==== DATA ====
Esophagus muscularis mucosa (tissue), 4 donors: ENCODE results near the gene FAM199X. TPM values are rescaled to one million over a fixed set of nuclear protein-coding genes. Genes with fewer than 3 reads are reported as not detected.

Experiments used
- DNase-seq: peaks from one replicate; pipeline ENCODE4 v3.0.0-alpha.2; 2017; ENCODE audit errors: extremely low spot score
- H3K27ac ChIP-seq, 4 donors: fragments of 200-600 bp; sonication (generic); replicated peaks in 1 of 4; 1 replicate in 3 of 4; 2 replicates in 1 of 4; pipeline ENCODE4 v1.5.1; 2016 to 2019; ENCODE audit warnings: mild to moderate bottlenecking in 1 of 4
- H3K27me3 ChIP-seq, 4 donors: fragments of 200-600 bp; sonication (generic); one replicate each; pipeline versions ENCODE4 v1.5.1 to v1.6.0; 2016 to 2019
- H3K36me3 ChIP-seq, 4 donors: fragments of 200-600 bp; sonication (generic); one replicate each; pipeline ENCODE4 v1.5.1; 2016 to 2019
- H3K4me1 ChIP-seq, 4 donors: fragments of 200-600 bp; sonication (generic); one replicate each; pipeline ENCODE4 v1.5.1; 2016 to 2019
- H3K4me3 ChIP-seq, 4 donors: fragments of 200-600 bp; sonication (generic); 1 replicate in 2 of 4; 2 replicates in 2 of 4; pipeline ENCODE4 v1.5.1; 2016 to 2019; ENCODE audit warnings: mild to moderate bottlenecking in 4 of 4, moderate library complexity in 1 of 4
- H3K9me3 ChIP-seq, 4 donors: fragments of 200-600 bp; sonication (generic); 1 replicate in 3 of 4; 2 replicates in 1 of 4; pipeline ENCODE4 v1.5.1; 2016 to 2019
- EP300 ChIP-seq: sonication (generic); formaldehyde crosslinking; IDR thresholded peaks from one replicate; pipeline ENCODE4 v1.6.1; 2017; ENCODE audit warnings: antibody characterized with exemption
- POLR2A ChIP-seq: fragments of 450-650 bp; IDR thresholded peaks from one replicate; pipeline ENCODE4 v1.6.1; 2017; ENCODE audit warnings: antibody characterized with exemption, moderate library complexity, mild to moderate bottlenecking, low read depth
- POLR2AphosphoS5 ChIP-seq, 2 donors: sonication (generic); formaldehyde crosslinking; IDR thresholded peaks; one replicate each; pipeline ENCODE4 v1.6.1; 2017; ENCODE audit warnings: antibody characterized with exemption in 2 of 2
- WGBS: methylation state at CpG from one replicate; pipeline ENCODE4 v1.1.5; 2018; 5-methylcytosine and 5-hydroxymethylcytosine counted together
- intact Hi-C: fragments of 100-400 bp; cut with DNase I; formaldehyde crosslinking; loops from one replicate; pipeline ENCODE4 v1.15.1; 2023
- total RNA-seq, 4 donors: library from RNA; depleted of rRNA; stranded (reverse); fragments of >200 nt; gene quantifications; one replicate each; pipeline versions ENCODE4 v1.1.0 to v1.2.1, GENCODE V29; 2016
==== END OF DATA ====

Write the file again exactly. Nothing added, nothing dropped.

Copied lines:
Esophagus muscularis mucosa (tissue), 4 donors: ENCODE results near the gene FAM199X. TPM values are rescaled to one million over a fixed set of nuclear protein-coding genes. Genes with fewer than 3 reads are reported as not detected.

Experiments used
- DNase-seq: peaks from one replicate; pipeline ENCODE4 v3.0.0-alpha.2; 2017; ENCODE audit errors: extremely low spot score
- H3K27ac ChIP-seq, 4 donors: fragments of 200-600 bp; sonication (generic); replicated peaks in 1 of 4; 1 replicate in 3 of 4; 2 replicates in 1 of 4; pipeline ENCODE4 v1.5.1; 2016 to 2019; ENCODE audit warnings: mild to moderate bottlenecking in 1 of 4
- H3K27me3 ChIP-seq, 4 donors: fragments of 200-600 bp; sonication (generic); one replicate each; pipeline versions ENCODE4 v1.5.1 to v1.6.0; 2016 to 2019
- H3K36me3 ChIP-seq, 4 donors: fragments of 200-600 bp; sonication (generic); one replicate each; pipeline ENCODE4 v1.5.1; 2016 to 2019
- H3K4me1 ChIP-seq, 4 donors: fragments of 200-600 bp; sonication (generic); one replicate each; pipeline ENCODE4 v1.5.1; 2016 to 2019
- H3K4me3 ChIP-seq, 4 donors: fragments of 200-600 bp; sonication (generic); 1 replicate in 2 of 4; 2 replicates in 2 of 4; pipeline ENCODE4 v1.5.1; 2016 to 2019; ENCODE audit warnings: mild to moderate bottlenecking in 4 of 4, moderate library complexity in 1 of 4
- H3K9me3 ChIP-seq, 4 donors: fragments of 200-600 bp; sonication (generic); 1 replicate in 3 of 4; 2 replicates in 1 of 4; pipeline ENCODE4 v1.5.1; 2016 to 2019
- EP300 ChIP-seq: sonication (generic); formaldehyde crosslinking; IDR thresholded peaks from one replicate; pipeline ENCODE4 v1.6.1; 2017; ENCODE audit warnings: antibody characterized with exemption
- POLR2A ChIP-seq: fragments of 450-650 bp; IDR thresholded peaks from one replicate; pipeline ENCODE4 v1.6.1; 2017; ENCODE audit warnings: antibody characterized with exemption, moderate library complexity, mild to moderate bottlenecking, low read depth
- POLR2AphosphoS5 ChIP-seq, 2 donors: sonication (generic); formaldehyde crosslinking; IDR thresholded peaks; one replicate each; pipeline ENCODE4 v1.6.1; 2017; ENCODE audit warnings: antibody characterized with exemption in 2 of 2
- WGBS: methylation state at CpG from one replicate; pipeline ENCODE4 v1.1.5; 2018; 5-methylcytosine and 5-hydroxymethylcytosine counted together
- intact Hi-C: fragments of 100-400 bp; cut with DNase I; formaldehyde crosslinking; loops from one replicate; pipeline ENCODE4 v1.15.1; 2023
- total RNA-seq, 4 donors: library from RNA; depleted of rRNA; stranded (reverse); fragments of >200 nt; gene quantifications; one replicate each; pipeline versions ENCODE4 v1.1.0 to v1.2.1, GENCODE V29; 2016